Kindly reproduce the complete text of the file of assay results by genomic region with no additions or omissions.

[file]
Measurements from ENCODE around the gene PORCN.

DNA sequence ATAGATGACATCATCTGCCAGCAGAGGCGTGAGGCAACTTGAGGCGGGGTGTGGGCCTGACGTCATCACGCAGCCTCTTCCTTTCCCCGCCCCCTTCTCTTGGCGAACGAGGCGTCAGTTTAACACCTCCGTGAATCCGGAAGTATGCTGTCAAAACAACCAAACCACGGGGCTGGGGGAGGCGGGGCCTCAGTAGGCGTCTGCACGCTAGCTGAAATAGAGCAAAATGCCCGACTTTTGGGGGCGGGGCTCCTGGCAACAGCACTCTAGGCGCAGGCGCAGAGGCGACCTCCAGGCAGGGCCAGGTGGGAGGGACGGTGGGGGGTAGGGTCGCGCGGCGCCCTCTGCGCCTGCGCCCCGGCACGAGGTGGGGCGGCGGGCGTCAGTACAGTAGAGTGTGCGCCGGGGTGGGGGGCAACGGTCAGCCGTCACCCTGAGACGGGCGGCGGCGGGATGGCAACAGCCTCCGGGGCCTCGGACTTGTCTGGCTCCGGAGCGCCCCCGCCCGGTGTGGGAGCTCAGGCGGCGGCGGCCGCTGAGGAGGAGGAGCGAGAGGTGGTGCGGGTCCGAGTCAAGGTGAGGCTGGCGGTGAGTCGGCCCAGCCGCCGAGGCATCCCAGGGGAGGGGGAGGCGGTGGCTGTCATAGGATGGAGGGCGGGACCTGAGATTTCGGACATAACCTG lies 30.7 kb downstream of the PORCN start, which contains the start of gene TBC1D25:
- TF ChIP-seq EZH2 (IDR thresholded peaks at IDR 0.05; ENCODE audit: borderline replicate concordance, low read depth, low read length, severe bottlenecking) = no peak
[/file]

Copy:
Measurements from ENCODE around the gene PORCN.

DNA sequence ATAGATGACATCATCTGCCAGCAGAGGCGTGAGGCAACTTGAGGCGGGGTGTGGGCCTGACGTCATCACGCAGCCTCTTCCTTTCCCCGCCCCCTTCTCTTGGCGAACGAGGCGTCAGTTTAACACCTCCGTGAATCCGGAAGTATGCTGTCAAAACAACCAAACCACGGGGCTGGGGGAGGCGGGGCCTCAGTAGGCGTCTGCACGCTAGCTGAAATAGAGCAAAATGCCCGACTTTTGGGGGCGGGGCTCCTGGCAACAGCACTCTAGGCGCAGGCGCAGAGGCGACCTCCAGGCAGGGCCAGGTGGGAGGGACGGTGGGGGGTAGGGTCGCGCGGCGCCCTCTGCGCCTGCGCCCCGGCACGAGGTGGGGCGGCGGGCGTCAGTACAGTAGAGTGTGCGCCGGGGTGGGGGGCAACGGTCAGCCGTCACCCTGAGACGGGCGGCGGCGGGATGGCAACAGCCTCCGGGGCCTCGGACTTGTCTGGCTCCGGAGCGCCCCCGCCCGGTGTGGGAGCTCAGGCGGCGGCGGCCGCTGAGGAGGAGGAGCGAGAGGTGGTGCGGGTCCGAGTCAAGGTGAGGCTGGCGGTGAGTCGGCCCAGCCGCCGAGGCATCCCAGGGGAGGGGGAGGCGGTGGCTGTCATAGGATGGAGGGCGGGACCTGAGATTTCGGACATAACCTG lies 30.7 kb downstream of the PORCN start, which contains the start of gene TBC1D25:
- TF ChIP-seq EZH2 (IDR thresholded peaks at IDR 0.05; ENCODE audit: borderline replicate concordance, low read depth, low read length, severe bottlenecking) = no peak